The world is too much with us; late and soon,
Getting and spending, we lay waste our powers:
Little we see in nature that is ours;
We have given our hearts away, a sordid boon!
This Sea that bares her bosom to the moon;
The Winds that will be howling at all hours
And are up-gathered now like sleeping flowers;
For this, for every thing, we are out of tune;
It moves us not – Great God! I’d rather be
A Pagan suckled in a creed outworn;
So might I, standing on this pleasant lea,
Have glimpses that would make me less forlorn;
Have sight of Proteus coming from the sea;
Or hear old Triton blow his wreathed horn.
Situated at the northernmost portion of Preston Park, and to the south of Preston Village, the site is sandwiched between an 18th century manor, and the busy A23 road. It is a green oasis with some of the oldest elm trees in the UK.
After experiencing the great elm trees that inhabit the site, I looked to the past to find examples of trees as sacrosanct, and found paganism. Historically, the Anglo-Saxon pagan religions convened at an ‘irminsul’ [pictured], for ‘moots’ where they practiced their faith. In fact, St Wilfred was attacked by pagan adherents on the Sussex coast in the year 666. After some digging I found that a modernised version of this faith still exists, with Brighton as the spiritual centre for the UK scene. There are several organisations that practice this faith, including ‘Brighton Pagans’ and ‘Pagan Village UK’. I propose to provide a physical outlet for these clients that acts as a commune with several self-sufficient functions.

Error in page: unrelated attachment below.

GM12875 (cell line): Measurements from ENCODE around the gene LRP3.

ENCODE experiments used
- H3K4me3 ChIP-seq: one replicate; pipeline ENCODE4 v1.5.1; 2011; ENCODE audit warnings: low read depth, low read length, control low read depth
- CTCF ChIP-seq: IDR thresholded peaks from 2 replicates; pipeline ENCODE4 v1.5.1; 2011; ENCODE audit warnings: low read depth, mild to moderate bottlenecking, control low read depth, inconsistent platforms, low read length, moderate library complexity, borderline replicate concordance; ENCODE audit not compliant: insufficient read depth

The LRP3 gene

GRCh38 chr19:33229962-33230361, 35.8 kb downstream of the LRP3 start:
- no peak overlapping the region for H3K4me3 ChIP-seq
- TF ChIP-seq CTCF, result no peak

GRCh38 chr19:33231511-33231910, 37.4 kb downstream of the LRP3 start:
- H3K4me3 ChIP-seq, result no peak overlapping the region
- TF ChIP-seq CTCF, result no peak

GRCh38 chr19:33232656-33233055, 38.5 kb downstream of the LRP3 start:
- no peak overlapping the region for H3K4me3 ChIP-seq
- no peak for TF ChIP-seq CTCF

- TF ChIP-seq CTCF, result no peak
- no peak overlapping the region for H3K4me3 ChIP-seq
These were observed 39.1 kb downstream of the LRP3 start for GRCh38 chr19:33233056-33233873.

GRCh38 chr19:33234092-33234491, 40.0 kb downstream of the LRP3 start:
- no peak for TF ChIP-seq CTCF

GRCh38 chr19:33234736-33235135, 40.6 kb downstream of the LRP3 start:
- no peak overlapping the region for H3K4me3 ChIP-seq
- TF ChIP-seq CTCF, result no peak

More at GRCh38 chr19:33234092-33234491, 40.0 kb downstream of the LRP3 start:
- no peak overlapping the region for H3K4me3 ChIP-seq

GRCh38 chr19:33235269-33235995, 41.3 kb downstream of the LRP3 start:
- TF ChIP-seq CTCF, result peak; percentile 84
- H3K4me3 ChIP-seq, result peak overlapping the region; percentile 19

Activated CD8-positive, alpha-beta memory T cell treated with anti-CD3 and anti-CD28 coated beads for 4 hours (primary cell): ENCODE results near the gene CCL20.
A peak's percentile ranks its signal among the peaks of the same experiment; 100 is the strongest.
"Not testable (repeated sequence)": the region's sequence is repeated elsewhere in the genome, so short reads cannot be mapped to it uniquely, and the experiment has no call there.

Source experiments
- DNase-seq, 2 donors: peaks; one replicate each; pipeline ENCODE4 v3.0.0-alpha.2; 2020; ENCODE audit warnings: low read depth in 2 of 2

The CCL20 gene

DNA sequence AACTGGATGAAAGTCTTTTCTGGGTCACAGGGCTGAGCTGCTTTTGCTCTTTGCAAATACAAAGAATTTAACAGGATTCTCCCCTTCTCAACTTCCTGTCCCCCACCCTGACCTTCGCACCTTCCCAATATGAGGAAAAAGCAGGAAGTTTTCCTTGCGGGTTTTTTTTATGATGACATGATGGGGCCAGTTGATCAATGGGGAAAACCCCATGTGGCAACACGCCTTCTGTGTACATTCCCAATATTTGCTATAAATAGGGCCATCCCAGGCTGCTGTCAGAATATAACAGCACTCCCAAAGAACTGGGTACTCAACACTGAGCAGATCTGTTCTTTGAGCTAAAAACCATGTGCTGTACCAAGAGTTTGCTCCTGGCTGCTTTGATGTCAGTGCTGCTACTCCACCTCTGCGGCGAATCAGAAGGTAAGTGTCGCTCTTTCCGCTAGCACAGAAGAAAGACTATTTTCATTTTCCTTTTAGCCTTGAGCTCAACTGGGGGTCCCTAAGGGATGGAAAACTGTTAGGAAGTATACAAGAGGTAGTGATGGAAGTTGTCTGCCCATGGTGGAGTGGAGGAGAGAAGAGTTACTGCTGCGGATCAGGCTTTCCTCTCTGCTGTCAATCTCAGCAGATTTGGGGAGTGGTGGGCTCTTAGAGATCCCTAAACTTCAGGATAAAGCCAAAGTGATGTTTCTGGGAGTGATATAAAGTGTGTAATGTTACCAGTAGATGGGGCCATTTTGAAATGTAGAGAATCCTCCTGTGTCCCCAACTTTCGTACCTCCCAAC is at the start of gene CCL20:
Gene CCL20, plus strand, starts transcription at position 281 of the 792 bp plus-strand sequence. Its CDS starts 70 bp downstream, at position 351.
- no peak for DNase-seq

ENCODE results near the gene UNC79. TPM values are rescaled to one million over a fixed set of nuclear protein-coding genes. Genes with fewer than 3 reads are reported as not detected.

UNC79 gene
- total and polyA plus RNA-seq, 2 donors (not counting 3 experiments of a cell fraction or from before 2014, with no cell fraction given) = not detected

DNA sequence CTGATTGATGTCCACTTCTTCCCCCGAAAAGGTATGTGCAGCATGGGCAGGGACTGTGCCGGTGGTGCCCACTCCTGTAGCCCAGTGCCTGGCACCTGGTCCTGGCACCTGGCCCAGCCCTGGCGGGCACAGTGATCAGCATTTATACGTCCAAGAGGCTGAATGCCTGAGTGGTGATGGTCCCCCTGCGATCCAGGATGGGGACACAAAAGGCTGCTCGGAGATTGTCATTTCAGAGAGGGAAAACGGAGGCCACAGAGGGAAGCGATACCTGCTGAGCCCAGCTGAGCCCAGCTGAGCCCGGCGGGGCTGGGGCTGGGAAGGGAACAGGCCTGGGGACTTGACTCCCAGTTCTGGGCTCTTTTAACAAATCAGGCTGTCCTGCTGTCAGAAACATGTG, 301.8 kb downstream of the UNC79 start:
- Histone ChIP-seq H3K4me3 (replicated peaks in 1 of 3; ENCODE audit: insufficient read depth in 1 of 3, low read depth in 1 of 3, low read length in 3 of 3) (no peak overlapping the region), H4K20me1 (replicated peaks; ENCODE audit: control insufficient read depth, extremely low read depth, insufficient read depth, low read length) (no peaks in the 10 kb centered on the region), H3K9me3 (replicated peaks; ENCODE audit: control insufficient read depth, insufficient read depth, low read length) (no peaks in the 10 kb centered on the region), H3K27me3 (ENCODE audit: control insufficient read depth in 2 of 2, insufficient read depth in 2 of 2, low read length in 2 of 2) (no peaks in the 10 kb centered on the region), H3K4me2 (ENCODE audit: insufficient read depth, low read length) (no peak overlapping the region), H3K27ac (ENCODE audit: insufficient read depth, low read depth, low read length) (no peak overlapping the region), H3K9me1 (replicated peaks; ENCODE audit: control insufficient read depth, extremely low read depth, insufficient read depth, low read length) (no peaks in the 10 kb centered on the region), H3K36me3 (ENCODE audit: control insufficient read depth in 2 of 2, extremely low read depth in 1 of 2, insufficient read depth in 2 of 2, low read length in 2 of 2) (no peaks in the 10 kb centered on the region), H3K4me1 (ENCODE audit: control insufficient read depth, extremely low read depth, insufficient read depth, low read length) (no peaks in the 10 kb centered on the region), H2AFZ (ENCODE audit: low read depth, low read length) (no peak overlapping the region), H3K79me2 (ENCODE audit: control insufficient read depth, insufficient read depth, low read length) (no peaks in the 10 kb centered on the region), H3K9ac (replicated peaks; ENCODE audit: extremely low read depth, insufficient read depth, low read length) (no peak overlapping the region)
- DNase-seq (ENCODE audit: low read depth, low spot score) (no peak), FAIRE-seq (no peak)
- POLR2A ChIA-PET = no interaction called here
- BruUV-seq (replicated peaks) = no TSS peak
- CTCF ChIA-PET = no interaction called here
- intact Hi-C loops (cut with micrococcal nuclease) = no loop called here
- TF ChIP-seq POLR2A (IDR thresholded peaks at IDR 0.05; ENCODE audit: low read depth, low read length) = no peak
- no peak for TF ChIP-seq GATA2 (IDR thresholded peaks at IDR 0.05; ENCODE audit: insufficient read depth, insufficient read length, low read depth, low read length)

To express the atmosphere that the proposal aims to create, I produced two collages from my own photographs that discuss the experience and discovery that I felt upon visiting the site; one from a fabricated interior, and one from a fabricated exterior. The former examines the fantastic canopy of foliage from the elm tree, but in a Turrellian context the tree becomes the visitors’ focal point. The latter examines a magical moment where my friend found a niche that led into the hollow of a tree, except in this case it is the entrance to what seems to be a building.
This drawing illustrates the power of the elm tree as a centrepiece for the entrance, and as a place to sit and contemplate the nature. Here is where the natural and urban environment merge. The steps work to naturally accentuate the tree while providing somewhere to rest.
One of the aims of the project is to blur the line of threshold between the outside and inside world, with the trees acting as a sort of buffer zone between the two.
The Pagan Commune exists to be a thriving self sufficient community that doesn’t ostracise itself from its neighbours, but rather integrates into the neighbourhood at whole. It exists to fulfill our basic needs through food, conversation and a roof to sleep under, ideally for those who are most in need of it. All of these ideals are transmuted from ancient pagan practices, which have been translated into the proposal’s design language, whether through ancient runes or simple principles of environmental harmony. It doesn’t aim to shock or ‘stand out’ but rather to gently express that it exists.